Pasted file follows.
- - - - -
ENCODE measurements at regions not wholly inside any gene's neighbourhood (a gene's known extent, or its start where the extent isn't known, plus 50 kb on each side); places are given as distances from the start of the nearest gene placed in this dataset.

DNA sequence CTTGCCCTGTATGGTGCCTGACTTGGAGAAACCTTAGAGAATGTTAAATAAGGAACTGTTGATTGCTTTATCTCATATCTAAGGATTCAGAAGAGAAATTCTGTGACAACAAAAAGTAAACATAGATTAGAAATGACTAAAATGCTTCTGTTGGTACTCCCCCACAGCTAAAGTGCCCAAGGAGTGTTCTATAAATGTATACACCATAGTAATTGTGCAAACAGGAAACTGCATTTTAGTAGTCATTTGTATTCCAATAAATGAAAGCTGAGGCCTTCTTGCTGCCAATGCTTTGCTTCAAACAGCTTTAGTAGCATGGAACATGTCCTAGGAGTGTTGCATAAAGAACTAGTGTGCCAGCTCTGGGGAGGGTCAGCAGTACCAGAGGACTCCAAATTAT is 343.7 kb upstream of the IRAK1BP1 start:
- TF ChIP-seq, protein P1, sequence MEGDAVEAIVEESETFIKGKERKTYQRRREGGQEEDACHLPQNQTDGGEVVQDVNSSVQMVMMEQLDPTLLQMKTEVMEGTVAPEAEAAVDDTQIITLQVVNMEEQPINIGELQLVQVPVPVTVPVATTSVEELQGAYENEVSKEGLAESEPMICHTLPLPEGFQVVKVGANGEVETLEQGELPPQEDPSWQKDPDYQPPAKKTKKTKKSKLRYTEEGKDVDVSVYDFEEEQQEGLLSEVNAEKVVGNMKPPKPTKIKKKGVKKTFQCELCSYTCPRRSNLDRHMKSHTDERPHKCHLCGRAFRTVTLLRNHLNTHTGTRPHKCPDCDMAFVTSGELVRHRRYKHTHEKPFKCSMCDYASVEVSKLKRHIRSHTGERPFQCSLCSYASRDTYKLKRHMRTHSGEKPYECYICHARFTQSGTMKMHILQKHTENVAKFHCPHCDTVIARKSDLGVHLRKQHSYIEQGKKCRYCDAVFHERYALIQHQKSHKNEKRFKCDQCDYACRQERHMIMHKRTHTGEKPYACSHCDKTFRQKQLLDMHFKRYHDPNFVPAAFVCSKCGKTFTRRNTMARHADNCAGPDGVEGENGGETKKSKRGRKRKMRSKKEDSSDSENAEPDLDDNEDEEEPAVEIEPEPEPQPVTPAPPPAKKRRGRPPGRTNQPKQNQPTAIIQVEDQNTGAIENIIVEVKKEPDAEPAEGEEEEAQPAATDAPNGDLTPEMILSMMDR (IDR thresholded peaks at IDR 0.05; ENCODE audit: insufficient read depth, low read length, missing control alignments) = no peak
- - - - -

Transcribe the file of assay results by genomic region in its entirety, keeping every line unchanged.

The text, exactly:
ENCODE measurements at regions not wholly inside any gene's neighbourhood (a gene's known extent, or its start where the extent isn't known, plus 50 kb on each side); places are given as distances from the start of the nearest gene placed in this dataset.

DNA sequence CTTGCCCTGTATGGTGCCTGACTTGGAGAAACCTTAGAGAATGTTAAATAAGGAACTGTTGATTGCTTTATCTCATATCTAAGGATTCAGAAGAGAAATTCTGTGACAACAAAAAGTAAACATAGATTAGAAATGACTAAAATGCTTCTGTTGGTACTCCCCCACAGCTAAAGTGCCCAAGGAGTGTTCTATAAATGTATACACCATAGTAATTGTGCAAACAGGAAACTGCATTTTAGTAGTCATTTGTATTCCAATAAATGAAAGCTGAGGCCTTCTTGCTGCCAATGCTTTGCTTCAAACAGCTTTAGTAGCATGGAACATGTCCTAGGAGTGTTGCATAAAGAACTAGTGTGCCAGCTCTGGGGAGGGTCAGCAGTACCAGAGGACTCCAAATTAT is 343.7 kb upstream of the IRAK1BP1 start:
- TF ChIP-seq, protein P1, sequence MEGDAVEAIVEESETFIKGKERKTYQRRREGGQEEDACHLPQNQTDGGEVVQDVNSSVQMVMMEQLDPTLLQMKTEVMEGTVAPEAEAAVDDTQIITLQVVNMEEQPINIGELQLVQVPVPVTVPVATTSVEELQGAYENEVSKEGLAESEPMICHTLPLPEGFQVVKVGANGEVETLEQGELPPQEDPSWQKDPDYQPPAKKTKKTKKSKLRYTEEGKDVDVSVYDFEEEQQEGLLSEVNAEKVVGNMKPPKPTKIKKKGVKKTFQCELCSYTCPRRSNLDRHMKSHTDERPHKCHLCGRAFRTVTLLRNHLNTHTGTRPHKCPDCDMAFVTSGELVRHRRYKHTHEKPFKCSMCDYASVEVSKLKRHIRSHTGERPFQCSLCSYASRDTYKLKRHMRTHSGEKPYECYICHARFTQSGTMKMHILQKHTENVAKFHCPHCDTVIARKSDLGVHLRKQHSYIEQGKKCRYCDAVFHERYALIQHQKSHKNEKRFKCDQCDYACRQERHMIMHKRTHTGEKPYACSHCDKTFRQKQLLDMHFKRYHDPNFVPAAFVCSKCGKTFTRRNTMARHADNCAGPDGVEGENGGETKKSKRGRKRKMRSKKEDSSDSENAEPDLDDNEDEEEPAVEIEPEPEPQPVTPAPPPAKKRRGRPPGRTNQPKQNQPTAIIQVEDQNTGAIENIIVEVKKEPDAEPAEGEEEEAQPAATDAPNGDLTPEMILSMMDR (IDR thresholded peaks at IDR 0.05; ENCODE audit: insufficient read depth, low read length, missing control alignments) = no peak